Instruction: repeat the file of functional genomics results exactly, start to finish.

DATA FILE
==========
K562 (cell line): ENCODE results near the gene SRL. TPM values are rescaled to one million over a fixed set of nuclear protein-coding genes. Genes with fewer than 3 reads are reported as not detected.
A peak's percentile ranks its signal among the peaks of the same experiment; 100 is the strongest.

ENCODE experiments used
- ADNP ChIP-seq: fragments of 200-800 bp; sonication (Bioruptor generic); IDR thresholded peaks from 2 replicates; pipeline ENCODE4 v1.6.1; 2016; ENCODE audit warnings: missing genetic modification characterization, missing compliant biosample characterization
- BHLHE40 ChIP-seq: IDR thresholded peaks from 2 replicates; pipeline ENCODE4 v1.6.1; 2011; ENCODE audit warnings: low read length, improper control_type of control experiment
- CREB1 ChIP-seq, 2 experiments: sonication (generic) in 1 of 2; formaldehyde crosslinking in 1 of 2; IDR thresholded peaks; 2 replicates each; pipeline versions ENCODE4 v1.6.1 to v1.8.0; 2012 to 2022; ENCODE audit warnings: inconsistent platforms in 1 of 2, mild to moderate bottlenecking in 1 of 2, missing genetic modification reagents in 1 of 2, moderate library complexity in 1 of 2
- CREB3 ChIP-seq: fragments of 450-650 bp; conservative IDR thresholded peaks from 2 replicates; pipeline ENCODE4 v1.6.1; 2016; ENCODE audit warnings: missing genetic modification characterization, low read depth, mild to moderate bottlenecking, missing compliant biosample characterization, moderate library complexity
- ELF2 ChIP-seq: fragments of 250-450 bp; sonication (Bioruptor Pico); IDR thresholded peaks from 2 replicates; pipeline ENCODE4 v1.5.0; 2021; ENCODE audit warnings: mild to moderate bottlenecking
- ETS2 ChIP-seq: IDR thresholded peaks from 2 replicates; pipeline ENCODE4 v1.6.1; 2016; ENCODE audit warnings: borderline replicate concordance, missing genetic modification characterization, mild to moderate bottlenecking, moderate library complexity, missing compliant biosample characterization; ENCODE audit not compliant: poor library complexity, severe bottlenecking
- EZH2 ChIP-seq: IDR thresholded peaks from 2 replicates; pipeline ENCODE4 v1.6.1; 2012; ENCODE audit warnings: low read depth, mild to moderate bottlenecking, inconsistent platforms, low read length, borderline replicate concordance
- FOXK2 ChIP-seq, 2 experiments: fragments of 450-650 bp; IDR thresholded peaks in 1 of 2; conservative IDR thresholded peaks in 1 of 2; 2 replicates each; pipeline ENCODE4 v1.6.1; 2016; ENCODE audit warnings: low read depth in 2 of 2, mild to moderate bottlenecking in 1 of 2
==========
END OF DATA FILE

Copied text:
K562 (cell line): ENCODE results near the gene SRL. TPM values are rescaled to one million over a fixed set of nuclear protein-coding genes. Genes with fewer than 3 reads are reported as not detected.
A peak's percentile ranks its signal among the peaks of the same experiment; 100 is the strongest.

ENCODE experiments used
- ADNP ChIP-seq: fragments of 200-800 bp; sonication (Bioruptor generic); IDR thresholded peaks from 2 replicates; pipeline ENCODE4 v1.6.1; 2016; ENCODE audit warnings: missing genetic modification characterization, missing compliant biosample characterization
- BHLHE40 ChIP-seq: IDR thresholded peaks from 2 replicates; pipeline ENCODE4 v1.6.1; 2011; ENCODE audit warnings: low read length, improper control_type of control experiment
- CREB1 ChIP-seq, 2 experiments: sonication (generic) in 1 of 2; formaldehyde crosslinking in 1 of 2; IDR thresholded peaks; 2 replicates each; pipeline versions ENCODE4 v1.6.1 to v1.8.0; 2012 to 2022; ENCODE audit warnings: inconsistent platforms in 1 of 2, mild to moderate bottlenecking in 1 of 2, missing genetic modification reagents in 1 of 2, moderate library complexity in 1 of 2
- CREB3 ChIP-seq: fragments of 450-650 bp; conservative IDR thresholded peaks from 2 replicates; pipeline ENCODE4 v1.6.1; 2016; ENCODE audit warnings: missing genetic modification characterization, low read depth, mild to moderate bottlenecking, missing compliant biosample characterization, moderate library complexity
- ELF2 ChIP-seq: fragments of 250-450 bp; sonication (Bioruptor Pico); IDR thresholded peaks from 2 replicates; pipeline ENCODE4 v1.5.0; 2021; ENCODE audit warnings: mild to moderate bottlenecking
- ETS2 ChIP-seq: IDR thresholded peaks from 2 replicates; pipeline ENCODE4 v1.6.1; 2016; ENCODE audit warnings: borderline replicate concordance, missing genetic modification characterization, mild to moderate bottlenecking, moderate library complexity, missing compliant biosample characterization; ENCODE audit not compliant: poor library complexity, severe bottlenecking
- EZH2 ChIP-seq: IDR thresholded peaks from 2 replicates; pipeline ENCODE4 v1.6.1; 2012; ENCODE audit warnings: low read depth, mild to moderate bottlenecking, inconsistent platforms, low read length, borderline replicate concordance
- FOXK2 ChIP-seq, 2 experiments: fragments of 450-650 bp; IDR thresholded peaks in 1 of 2; conservative IDR thresholded peaks in 1 of 2; 2 replicates each; pipeline ENCODE4 v1.6.1; 2016; ENCODE audit warnings: low read depth in 2 of 2, mild to moderate bottlenecking in 1 of 2